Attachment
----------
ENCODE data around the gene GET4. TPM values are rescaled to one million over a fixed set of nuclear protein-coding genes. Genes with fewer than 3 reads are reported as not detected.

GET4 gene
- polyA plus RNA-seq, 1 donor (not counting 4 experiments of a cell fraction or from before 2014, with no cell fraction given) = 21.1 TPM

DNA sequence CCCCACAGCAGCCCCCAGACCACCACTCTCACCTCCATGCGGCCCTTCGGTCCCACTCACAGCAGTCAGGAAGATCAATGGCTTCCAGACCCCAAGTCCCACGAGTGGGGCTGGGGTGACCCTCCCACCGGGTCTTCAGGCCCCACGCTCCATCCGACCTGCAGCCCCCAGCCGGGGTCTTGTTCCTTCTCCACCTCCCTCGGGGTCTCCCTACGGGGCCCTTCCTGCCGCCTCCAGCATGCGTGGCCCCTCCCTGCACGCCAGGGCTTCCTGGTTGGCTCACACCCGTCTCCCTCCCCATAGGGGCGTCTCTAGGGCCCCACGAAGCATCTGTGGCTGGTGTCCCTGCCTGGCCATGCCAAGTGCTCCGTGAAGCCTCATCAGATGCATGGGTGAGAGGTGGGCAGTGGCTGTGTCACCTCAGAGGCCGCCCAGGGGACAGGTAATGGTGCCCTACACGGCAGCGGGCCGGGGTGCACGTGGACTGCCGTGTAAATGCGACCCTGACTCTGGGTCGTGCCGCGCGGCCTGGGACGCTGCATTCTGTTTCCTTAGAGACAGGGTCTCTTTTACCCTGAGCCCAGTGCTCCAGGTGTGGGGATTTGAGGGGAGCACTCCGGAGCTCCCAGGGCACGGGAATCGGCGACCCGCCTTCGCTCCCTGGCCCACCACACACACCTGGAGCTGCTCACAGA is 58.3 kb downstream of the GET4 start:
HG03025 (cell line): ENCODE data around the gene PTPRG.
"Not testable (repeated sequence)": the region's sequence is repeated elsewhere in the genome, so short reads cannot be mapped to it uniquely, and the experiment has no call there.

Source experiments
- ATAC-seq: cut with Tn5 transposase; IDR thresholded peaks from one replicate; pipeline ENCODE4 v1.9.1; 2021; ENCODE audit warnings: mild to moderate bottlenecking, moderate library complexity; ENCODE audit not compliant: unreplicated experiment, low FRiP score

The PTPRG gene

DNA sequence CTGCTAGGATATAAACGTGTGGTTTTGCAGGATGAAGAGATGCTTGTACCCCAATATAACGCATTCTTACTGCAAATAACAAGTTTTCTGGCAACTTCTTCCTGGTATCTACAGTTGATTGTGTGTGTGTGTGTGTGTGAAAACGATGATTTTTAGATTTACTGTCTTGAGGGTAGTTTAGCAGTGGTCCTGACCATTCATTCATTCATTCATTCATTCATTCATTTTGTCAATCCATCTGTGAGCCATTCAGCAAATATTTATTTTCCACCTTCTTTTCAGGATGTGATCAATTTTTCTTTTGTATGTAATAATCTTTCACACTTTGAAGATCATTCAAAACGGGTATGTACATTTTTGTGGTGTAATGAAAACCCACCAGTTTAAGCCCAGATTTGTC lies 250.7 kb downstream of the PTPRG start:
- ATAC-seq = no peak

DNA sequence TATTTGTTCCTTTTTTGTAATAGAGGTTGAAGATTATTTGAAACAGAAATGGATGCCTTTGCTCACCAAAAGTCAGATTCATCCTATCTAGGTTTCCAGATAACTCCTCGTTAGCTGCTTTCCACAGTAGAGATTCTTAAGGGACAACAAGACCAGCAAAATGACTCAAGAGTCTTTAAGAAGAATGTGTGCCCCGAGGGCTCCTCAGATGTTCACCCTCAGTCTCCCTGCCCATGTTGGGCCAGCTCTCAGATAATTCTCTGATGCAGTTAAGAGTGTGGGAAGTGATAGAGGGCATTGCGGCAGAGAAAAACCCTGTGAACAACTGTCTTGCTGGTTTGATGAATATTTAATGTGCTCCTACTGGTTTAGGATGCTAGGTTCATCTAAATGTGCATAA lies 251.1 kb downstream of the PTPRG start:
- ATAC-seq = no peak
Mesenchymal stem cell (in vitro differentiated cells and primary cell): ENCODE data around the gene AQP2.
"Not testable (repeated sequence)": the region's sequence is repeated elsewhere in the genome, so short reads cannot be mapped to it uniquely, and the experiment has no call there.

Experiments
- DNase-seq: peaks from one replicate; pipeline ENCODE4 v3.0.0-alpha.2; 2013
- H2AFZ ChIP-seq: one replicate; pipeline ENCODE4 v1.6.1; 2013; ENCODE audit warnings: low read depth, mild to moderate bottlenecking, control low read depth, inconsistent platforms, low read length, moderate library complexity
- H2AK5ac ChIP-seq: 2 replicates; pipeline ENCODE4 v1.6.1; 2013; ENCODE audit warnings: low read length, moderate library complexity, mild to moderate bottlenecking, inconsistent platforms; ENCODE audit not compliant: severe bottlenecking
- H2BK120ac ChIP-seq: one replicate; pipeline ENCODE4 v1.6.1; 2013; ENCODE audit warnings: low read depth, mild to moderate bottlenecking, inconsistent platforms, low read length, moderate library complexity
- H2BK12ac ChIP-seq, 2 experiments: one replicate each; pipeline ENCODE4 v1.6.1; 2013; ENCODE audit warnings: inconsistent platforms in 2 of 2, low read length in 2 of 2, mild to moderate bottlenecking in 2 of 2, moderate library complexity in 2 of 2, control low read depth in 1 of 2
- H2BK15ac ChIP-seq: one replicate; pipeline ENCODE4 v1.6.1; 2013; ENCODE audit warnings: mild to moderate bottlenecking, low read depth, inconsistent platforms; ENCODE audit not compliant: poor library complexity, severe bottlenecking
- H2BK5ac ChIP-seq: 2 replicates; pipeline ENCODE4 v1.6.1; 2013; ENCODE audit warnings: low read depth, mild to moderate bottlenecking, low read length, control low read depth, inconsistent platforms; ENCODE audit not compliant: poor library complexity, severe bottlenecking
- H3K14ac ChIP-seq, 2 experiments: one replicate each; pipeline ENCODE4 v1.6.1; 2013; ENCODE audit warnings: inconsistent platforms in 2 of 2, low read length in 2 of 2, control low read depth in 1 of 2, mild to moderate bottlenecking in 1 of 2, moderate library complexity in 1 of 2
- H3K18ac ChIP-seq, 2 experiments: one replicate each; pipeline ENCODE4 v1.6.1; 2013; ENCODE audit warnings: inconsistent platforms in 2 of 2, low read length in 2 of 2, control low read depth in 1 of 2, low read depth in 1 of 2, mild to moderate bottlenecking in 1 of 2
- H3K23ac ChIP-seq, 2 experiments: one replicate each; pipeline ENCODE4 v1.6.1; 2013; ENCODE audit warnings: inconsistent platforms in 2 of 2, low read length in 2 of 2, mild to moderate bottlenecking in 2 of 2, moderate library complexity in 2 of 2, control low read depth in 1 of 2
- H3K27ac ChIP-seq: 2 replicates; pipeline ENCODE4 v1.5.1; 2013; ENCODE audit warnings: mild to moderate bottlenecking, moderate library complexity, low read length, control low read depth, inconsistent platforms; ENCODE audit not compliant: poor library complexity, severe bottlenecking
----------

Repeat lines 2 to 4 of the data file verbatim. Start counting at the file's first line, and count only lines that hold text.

GET4 gene
- polyA plus RNA-seq, 1 donor (not counting 4 experiments of a cell fraction or from before 2014, with no cell fraction given) = 21.1 TPM

DNA sequence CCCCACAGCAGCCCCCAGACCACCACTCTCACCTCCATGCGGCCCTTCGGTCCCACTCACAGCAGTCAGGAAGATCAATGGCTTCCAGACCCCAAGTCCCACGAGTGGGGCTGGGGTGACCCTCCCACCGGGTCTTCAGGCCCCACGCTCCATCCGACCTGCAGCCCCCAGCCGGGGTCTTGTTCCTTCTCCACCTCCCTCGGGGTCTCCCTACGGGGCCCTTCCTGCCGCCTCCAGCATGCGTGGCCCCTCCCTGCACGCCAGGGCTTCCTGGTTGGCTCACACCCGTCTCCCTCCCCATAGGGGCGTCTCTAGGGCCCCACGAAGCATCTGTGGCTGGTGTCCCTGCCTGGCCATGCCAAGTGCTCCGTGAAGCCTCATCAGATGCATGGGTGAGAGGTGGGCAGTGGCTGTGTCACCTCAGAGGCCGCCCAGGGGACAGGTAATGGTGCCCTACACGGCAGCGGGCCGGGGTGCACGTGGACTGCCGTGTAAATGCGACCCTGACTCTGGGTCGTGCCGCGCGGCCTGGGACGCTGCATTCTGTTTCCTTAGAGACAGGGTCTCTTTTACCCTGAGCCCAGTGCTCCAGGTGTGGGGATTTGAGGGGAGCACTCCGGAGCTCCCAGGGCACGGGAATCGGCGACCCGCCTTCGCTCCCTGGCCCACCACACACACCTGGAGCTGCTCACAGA is 58.3 kb downstream of the GET4 start: